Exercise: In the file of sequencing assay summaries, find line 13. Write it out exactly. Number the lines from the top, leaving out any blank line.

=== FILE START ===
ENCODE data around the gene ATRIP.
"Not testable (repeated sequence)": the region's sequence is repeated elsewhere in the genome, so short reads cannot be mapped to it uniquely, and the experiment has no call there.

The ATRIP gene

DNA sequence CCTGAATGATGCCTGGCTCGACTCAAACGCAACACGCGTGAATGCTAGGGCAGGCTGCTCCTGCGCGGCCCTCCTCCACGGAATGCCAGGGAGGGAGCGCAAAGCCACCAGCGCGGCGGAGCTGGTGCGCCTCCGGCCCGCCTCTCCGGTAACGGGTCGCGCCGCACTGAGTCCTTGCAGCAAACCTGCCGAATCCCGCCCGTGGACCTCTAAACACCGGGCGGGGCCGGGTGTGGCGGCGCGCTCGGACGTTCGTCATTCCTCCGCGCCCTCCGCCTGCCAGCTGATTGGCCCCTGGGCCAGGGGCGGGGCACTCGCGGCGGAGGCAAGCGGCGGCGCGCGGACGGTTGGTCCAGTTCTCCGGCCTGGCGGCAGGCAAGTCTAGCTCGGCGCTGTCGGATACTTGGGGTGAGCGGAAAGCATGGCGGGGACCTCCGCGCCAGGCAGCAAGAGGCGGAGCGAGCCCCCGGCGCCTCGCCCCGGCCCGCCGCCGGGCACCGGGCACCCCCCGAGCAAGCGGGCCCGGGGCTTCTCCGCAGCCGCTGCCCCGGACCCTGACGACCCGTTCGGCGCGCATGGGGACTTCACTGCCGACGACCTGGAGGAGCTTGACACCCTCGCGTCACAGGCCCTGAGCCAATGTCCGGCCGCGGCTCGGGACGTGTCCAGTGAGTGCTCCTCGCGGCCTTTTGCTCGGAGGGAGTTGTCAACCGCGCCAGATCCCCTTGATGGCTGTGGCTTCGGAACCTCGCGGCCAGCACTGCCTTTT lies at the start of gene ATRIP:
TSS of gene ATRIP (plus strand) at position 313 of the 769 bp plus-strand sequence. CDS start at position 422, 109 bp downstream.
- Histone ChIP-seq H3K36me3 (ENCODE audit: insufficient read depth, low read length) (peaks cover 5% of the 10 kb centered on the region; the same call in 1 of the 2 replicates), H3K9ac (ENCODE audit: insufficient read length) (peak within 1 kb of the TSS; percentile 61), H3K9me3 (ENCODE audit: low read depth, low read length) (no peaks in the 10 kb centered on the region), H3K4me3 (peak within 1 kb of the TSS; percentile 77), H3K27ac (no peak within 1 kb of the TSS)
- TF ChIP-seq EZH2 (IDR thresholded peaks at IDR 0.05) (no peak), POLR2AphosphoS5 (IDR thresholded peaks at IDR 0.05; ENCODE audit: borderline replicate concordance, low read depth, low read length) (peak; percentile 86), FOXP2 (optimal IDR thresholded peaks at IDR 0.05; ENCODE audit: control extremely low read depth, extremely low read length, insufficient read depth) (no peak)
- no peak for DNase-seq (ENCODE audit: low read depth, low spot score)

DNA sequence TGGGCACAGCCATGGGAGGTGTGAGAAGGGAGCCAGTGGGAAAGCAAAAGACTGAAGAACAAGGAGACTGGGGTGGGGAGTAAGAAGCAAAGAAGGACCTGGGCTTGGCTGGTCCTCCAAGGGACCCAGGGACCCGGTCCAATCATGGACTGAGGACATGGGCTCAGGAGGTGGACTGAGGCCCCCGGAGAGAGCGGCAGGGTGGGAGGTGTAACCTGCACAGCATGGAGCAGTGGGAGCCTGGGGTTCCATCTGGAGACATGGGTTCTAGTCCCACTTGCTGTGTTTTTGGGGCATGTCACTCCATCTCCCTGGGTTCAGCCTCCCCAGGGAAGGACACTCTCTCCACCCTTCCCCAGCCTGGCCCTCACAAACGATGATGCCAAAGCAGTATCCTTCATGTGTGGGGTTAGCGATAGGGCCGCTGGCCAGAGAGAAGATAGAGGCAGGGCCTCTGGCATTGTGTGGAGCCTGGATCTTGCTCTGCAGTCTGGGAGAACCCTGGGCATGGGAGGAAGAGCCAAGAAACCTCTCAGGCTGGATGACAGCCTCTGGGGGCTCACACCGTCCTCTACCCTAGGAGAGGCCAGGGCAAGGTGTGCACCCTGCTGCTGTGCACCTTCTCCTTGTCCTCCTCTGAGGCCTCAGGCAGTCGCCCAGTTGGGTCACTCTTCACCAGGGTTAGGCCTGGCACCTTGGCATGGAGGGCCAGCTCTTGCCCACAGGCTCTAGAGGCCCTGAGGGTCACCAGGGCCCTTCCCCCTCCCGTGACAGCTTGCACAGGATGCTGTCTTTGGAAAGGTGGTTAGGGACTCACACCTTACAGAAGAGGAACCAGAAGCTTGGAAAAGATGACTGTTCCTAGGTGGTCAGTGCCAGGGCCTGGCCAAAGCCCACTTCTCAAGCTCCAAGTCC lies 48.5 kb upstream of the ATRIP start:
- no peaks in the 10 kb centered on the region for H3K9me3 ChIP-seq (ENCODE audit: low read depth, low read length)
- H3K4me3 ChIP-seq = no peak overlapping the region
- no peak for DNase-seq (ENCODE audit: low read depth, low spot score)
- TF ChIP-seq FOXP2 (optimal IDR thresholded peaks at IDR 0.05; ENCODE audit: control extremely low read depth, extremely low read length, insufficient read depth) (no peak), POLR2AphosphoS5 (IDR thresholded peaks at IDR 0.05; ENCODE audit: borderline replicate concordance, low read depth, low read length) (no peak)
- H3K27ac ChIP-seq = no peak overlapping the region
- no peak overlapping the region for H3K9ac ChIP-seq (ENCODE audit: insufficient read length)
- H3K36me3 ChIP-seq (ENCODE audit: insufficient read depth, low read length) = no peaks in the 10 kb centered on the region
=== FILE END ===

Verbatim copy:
- TF ChIP-seq FOXP2 (optimal IDR thresholded peaks at IDR 0.05; ENCODE audit: control extremely low read depth, extremely low read length, insufficient read depth) (no peak), POLR2AphosphoS5 (IDR thresholded peaks at IDR 0.05; ENCODE audit: borderline replicate concordance, low read depth, low read length) (no peak)